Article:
ST. LOUIS — A program to assure international customers that
U.S. growers are operating in a sustainable manner has been announced by the
United Soybean Board.
The U.S. Soybean Sustainability Protocol provides buyers
with a certification of the sustainable practices of those in the soybean
production industry. In essence, the protocol puts onto paper practices farmers
already have been putting into practice, according to Jared Hagert, a North
Dakota farmer and member of the board’s executive committee.
“Basically, it encompasses what we do already through (Farm
Service Agency) offices,” Hagert said. “(The U.S. Department of Agriculture) has
oversight of farm program. This protocol really leverages reporting what soybean
farmers do already.
“This allows us to utilize the aggregate approach instead of
farm by farm. It allows for a wider cross-section of the soybean industry to
The program spells out ways in which soybean farmers produce
more with fewer inputs, practice environmentally sound production and promote
economic growth through use of new technology and cultural practices
It also is backed by the American Soybean Association and
the U.S. Soybean Export Council. The protocol is audited by third
Implementation was put into place in response to requests
from international customers, according to Hagert.
“It was in response to what our end-users have been asking
for and continue to ask for,” he said. “It’s our response to our customers’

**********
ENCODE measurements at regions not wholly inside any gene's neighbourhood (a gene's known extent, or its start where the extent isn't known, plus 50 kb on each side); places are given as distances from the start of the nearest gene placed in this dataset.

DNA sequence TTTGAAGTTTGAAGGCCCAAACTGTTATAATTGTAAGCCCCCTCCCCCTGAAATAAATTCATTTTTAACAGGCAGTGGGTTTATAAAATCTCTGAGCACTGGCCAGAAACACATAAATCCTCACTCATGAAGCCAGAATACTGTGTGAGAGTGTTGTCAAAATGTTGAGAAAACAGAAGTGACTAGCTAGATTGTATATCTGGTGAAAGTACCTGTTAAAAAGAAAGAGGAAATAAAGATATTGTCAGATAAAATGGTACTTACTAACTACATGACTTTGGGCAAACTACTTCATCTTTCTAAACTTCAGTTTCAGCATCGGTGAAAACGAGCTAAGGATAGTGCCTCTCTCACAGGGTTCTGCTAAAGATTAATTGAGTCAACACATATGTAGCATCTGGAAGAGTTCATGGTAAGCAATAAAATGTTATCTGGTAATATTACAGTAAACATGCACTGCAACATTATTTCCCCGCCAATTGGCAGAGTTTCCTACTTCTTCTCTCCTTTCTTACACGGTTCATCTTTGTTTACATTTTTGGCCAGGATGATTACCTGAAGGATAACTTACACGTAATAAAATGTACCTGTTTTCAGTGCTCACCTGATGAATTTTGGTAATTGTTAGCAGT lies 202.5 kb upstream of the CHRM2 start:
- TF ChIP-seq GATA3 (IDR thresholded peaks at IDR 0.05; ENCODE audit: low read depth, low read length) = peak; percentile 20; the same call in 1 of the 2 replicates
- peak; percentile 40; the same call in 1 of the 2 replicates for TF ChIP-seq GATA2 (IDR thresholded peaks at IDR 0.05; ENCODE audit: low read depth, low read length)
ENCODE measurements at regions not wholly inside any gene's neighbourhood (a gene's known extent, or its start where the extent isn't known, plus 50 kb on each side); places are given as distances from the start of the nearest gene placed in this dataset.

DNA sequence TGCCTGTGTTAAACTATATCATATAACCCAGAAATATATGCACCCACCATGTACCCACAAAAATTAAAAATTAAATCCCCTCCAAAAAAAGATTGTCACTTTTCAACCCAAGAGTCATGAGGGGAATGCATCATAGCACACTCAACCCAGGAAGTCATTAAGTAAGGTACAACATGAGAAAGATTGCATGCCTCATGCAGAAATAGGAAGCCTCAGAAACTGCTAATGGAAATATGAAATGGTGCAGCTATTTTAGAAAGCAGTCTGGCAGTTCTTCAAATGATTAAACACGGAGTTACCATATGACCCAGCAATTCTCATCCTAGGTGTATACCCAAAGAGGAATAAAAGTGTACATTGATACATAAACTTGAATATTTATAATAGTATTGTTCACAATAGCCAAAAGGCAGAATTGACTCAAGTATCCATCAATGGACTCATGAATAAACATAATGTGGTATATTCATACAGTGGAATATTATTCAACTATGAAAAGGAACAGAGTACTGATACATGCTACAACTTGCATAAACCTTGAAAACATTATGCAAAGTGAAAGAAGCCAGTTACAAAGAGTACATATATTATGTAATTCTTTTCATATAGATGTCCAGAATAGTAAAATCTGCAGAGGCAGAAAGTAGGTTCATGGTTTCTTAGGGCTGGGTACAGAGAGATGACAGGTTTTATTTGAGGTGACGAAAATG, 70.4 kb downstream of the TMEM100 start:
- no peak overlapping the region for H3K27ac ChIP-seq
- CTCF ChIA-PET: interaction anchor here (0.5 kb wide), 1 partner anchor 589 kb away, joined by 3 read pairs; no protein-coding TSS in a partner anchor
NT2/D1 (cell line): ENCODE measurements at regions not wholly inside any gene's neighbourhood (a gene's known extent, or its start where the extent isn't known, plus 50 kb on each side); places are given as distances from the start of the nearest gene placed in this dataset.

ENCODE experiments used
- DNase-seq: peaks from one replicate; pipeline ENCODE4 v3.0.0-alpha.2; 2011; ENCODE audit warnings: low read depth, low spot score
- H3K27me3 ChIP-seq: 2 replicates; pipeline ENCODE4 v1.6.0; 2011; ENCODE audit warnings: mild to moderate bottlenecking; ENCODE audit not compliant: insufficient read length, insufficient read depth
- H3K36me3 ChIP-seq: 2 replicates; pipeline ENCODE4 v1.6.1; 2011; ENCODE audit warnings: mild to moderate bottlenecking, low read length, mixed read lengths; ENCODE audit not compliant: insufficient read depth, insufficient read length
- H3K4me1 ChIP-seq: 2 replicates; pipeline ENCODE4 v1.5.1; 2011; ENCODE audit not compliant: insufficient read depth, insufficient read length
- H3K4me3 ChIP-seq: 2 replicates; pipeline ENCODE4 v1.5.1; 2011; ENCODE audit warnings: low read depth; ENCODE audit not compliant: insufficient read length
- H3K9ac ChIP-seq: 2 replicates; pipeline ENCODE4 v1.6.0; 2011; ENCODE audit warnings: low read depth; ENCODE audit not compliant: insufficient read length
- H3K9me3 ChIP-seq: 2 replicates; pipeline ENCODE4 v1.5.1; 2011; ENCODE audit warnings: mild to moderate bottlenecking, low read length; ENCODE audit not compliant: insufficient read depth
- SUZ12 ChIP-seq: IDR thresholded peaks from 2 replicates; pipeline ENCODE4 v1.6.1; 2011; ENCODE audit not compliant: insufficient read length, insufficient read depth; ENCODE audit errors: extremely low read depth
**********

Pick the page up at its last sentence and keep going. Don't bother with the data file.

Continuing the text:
Increasing competition in the global soybean market has made
adoption of such documentation essential, Hagert said.
“The protocol will be a certificate that will allow an
end-user to be assured that the product is sustainable,” he said. “There are
many customers who are sourcing sustainable products. They see the protocol and
that it has been adopted.
“We’re making sure that our customers understand the rules
and regulations that we already follow, whether it’s (Environmental Protection
Agency) regulations, wage and worker requirements, or whatever. All of that
factors into it.”
He pointed to a number of practices that USB will
“Sustainable practices would include the conservation
tillage that is done on U.S. farms, no-till, documentation of those things,”
Hagert said. “Also, it’s increased use of technology, the fact that you can do
more with less.”
USB will provide educational materials to growers later this
summer. Information will be available on the organization’s website,